Lawsuit Asks Court To Shut Down Nestlé Water Pipeline Over Expired Permit

Three advocacy groups this week filed a lawsuit against federal environmental officials over allegations that Nestlé improperly pumped water under a long-expired permit.

Three advocacy groups this week filed a lawsuit against federal environmental officials over allegations that Nestlé improperly pumped water under a long-expired permit.

An investigation by The Desert Sun this spring found that Nestlé — the largest U.S. bottled water producer and the world's largest food company — continued to pump water from a creek in drought-ravaged Southern California using a permit that expired in 1988.

On Tuesday, the Center for Biological Diversity, the Story of Stuff Project and the Courage Campaign Institute filed a complaint in federal court in Riverside, California, against the U.S. Forest Service.

The groups asked the court to shut down the pipeline effective immediately and order the Forest Service to conduct a full permit review.

The pipeline moves water from Strawberry Creek through the San Bernardino National Forest. Company trucks then bring the water to a Nestlé bottling plant that produces Arrowhead 100% Mountain Spring Water.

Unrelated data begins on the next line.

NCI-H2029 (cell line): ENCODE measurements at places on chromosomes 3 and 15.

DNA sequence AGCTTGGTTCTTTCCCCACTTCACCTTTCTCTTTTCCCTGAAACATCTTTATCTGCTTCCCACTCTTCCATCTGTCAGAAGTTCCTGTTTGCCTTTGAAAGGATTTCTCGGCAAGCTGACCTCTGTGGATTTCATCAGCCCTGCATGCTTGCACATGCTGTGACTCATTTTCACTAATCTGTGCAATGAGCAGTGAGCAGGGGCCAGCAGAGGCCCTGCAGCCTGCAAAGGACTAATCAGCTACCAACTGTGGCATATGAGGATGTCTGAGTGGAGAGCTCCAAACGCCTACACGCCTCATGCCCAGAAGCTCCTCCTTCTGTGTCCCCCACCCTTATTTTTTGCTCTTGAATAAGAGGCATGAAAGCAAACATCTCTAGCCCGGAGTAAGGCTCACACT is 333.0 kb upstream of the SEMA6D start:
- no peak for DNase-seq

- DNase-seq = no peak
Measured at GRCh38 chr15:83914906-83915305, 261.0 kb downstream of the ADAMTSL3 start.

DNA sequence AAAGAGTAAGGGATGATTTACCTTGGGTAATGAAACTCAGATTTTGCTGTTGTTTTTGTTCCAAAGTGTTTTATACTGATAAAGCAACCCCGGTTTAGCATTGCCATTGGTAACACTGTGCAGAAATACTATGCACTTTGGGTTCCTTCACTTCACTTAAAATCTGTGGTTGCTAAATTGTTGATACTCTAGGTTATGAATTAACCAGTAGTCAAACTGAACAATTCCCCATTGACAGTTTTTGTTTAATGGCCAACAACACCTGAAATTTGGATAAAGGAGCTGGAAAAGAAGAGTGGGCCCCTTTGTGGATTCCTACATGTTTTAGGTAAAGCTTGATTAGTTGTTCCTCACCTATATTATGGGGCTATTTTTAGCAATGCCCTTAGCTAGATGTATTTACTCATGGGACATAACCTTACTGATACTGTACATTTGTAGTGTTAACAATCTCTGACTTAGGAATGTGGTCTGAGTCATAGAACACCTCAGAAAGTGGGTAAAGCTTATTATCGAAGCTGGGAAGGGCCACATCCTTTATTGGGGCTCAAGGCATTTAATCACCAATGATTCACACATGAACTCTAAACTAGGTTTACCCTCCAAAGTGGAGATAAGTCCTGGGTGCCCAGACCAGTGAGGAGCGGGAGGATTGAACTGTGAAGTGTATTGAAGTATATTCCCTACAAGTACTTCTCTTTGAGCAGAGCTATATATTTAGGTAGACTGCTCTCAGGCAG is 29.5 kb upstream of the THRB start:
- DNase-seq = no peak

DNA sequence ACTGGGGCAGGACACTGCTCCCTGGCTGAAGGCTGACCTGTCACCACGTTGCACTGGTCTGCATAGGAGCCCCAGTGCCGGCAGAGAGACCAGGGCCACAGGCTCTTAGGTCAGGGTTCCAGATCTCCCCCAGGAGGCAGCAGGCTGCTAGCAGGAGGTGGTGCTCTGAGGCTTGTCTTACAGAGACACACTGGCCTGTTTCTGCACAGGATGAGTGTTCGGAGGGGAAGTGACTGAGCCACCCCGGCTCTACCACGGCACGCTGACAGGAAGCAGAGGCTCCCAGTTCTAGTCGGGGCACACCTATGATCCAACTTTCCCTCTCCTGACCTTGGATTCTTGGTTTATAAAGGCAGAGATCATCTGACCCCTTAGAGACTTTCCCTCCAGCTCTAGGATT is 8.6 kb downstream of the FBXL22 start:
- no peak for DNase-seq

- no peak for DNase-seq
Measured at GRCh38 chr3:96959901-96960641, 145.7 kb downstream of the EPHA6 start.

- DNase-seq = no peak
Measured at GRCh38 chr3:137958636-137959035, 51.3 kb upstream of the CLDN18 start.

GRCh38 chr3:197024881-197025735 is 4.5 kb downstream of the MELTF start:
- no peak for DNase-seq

The groups alleged that the pipe removes 68,000 gallons of water a day from the creek and depleted a total of 28 million gallons last year. The group also said that Strawberry Creek's water levels are at record lows.

"It’s inexcusable for the Forest Service to allow this piping system to continue year after year without a permit or any review of how it’s affecting wildlife or local streams," said the CBD's Ileene Anderson. "The forest and the wildlife that live there deserve better.”

The Forest Service said earlier this year that it would investigate the company's expired permit and make the lengthy permit renewal process a priority. USFS officials said they could not comment on the lawsuit.

Nestlé officials, meanwhile, responded that the company is working with the Forest Service and that its permit "remains in full force and effect under the federal Administrative Procedure Act."

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